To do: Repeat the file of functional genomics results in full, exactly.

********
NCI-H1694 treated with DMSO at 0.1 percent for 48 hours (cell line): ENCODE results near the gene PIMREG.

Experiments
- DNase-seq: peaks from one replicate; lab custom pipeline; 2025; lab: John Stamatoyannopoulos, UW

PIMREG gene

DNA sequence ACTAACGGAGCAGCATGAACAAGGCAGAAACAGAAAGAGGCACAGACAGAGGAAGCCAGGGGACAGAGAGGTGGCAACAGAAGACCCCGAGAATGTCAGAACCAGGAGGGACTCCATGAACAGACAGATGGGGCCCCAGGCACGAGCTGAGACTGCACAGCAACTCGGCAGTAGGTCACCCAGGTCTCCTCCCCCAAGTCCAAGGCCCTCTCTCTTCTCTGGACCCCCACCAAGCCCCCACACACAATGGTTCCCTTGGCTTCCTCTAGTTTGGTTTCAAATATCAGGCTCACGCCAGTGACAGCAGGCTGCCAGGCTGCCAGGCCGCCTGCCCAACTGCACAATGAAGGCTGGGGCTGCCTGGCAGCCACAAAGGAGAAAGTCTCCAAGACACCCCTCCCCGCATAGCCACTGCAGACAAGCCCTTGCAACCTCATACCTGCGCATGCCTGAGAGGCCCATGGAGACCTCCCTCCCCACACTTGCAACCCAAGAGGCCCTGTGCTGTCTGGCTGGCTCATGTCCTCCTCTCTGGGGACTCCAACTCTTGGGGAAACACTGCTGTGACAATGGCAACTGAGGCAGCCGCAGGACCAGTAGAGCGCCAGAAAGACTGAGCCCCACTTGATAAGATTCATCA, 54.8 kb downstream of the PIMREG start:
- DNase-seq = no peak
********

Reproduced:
NCI-H1694 treated with DMSO at 0.1 percent for 48 hours (cell line): ENCODE results near the gene PIMREG.

Experiments
- DNase-seq: peaks from one replicate; lab custom pipeline; 2025; lab: John Stamatoyannopoulos, UW

PIMREG gene

DNA sequence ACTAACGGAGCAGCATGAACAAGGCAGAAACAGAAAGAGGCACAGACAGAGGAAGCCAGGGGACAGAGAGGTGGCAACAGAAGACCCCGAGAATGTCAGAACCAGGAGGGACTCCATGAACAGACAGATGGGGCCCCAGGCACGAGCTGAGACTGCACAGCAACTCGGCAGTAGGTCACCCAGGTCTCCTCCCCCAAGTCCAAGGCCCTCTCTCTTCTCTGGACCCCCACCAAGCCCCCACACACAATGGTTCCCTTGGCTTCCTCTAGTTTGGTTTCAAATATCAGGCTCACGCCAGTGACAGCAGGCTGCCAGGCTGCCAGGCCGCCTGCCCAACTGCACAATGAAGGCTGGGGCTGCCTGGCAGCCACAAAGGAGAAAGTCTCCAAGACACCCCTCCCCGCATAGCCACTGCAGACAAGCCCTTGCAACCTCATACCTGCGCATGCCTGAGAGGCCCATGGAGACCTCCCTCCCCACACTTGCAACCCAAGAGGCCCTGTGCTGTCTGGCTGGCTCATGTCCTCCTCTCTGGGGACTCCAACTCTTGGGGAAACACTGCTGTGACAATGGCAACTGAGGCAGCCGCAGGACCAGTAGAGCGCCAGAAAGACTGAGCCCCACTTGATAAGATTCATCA, 54.8 kb downstream of the PIMREG start:
- DNase-seq = no peak